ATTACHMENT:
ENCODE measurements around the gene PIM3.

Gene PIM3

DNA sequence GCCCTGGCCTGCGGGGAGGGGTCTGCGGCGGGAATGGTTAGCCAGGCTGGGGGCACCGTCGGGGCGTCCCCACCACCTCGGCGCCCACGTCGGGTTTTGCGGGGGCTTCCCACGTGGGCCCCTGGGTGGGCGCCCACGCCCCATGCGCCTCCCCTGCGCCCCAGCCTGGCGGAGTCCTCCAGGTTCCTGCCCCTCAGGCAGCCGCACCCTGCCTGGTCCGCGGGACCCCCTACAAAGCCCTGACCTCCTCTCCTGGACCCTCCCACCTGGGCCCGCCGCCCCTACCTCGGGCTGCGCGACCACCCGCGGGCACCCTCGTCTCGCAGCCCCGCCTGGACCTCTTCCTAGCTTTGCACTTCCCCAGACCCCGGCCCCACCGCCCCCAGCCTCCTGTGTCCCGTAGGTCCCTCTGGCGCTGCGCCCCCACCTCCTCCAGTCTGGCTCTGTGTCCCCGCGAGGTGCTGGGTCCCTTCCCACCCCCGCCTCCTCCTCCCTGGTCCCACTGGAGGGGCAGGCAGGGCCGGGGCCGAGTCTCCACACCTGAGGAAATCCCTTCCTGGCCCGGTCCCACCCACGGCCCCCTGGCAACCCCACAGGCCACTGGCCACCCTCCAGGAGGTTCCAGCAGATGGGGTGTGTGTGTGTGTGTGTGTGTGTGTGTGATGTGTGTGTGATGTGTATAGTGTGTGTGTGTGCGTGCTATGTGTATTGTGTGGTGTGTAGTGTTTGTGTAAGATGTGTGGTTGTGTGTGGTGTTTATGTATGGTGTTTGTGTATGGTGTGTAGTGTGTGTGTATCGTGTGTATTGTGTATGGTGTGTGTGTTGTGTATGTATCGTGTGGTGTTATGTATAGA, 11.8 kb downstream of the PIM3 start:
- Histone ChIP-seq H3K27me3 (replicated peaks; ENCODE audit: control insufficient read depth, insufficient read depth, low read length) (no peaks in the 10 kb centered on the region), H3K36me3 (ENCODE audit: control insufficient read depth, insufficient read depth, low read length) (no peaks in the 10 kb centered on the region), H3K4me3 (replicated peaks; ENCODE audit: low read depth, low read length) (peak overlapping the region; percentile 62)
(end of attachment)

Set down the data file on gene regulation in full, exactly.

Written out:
ENCODE measurements around the gene PIM3.

Gene PIM3

DNA sequence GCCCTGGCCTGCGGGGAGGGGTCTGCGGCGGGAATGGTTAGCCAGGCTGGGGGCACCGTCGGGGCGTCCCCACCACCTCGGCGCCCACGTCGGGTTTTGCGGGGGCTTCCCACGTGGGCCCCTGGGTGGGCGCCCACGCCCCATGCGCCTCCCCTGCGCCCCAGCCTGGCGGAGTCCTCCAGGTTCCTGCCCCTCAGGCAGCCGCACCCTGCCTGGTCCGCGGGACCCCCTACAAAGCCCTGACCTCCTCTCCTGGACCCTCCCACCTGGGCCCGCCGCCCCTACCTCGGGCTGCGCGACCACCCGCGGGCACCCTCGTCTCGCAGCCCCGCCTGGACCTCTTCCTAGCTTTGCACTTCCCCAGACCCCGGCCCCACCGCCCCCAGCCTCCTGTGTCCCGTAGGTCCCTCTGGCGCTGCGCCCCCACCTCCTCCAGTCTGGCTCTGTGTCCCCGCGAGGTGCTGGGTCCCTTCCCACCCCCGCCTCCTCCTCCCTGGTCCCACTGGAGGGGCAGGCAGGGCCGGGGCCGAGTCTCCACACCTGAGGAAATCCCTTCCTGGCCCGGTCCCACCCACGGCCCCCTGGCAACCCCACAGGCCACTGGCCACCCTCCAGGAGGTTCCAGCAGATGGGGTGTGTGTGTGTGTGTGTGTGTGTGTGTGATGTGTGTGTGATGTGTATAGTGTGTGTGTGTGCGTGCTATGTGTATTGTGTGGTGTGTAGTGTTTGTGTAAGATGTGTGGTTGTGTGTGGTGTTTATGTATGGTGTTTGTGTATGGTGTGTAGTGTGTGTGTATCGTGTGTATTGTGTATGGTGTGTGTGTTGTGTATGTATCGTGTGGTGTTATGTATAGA, 11.8 kb downstream of the PIM3 start:
- Histone ChIP-seq H3K27me3 (replicated peaks; ENCODE audit: control insufficient read depth, insufficient read depth, low read length) (no peaks in the 10 kb centered on the region), H3K36me3 (ENCODE audit: control insufficient read depth, insufficient read depth, low read length) (no peaks in the 10 kb centered on the region), H3K4me3 (replicated peaks; ENCODE audit: low read depth, low read length) (peak overlapping the region; percentile 62)